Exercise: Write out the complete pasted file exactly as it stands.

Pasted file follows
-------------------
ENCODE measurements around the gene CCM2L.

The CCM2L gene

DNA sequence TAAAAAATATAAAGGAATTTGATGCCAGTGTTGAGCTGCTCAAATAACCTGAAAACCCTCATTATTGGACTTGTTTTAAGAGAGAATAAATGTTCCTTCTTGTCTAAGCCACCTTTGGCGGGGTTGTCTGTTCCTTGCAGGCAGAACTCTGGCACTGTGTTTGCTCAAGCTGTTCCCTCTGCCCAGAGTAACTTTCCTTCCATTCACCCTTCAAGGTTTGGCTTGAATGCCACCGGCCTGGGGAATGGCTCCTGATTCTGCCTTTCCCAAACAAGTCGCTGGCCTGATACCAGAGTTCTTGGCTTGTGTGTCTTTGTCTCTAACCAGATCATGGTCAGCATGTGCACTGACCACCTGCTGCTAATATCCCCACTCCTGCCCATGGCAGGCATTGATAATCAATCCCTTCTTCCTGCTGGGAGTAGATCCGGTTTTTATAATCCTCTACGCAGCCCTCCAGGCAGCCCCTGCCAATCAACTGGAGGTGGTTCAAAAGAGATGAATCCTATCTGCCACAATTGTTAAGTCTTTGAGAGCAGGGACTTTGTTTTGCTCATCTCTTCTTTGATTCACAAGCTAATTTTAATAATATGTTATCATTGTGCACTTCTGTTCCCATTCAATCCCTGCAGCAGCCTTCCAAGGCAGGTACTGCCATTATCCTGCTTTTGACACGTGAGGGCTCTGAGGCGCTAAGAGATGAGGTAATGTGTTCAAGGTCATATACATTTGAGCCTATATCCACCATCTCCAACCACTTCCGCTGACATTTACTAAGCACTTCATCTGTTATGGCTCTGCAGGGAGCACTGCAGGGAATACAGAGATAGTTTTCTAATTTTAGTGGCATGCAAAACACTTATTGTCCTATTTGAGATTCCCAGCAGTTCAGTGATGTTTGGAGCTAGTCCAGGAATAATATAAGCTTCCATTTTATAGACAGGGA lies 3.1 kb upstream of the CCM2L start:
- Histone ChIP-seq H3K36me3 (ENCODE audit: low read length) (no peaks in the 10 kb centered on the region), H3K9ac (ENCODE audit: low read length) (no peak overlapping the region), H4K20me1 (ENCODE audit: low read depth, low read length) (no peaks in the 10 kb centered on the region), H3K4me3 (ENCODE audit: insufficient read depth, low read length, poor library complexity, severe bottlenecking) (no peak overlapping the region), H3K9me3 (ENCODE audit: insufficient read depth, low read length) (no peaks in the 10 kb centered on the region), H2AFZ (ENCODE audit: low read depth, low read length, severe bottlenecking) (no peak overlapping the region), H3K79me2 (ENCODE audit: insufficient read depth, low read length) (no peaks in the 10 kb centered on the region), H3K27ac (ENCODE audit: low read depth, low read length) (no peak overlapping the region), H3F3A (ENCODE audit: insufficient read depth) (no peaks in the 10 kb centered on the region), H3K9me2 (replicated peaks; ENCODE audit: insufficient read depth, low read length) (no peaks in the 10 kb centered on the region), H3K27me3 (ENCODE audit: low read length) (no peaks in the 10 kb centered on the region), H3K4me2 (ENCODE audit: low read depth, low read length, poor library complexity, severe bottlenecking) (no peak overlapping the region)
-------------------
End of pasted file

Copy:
ENCODE measurements around the gene CCM2L.

The CCM2L gene

DNA sequence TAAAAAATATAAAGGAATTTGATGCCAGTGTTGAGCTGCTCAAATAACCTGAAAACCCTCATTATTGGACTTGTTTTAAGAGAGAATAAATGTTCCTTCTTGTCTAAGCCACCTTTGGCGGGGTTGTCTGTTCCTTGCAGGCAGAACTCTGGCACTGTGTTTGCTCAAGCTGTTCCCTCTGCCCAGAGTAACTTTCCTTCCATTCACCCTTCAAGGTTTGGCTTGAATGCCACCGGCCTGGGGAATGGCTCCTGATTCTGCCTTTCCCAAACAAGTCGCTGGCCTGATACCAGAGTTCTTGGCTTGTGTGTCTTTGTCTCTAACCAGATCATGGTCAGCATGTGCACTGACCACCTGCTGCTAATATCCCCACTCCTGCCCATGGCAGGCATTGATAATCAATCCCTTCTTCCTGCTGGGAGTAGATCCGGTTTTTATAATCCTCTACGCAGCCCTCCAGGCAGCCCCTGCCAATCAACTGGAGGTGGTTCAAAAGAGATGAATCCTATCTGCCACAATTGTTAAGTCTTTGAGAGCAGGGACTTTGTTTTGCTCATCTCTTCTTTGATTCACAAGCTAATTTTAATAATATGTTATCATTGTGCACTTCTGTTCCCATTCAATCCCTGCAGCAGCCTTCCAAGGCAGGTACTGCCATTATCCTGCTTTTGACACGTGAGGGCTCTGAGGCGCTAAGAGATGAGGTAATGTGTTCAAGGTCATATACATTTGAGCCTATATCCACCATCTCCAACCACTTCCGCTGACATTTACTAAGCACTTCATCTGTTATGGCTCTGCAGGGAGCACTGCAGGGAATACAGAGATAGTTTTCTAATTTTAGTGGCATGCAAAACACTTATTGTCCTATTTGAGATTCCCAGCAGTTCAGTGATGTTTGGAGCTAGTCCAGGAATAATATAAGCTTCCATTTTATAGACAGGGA lies 3.1 kb upstream of the CCM2L start:
- Histone ChIP-seq H3K36me3 (ENCODE audit: low read length) (no peaks in the 10 kb centered on the region), H3K9ac (ENCODE audit: low read length) (no peak overlapping the region), H4K20me1 (ENCODE audit: low read depth, low read length) (no peaks in the 10 kb centered on the region), H3K4me3 (ENCODE audit: insufficient read depth, low read length, poor library complexity, severe bottlenecking) (no peak overlapping the region), H3K9me3 (ENCODE audit: insufficient read depth, low read length) (no peaks in the 10 kb centered on the region), H2AFZ (ENCODE audit: low read depth, low read length, severe bottlenecking) (no peak overlapping the region), H3K79me2 (ENCODE audit: insufficient read depth, low read length) (no peaks in the 10 kb centered on the region), H3K27ac (ENCODE audit: low read depth, low read length) (no peak overlapping the region), H3F3A (ENCODE audit: insufficient read depth) (no peaks in the 10 kb centered on the region), H3K9me2 (replicated peaks; ENCODE audit: insufficient read depth, low read length) (no peaks in the 10 kb centered on the region), H3K27me3 (ENCODE audit: low read length) (no peaks in the 10 kb centered on the region), H3K4me2 (ENCODE audit: low read depth, low read length, poor library complexity, severe bottlenecking) (no peak overlapping the region)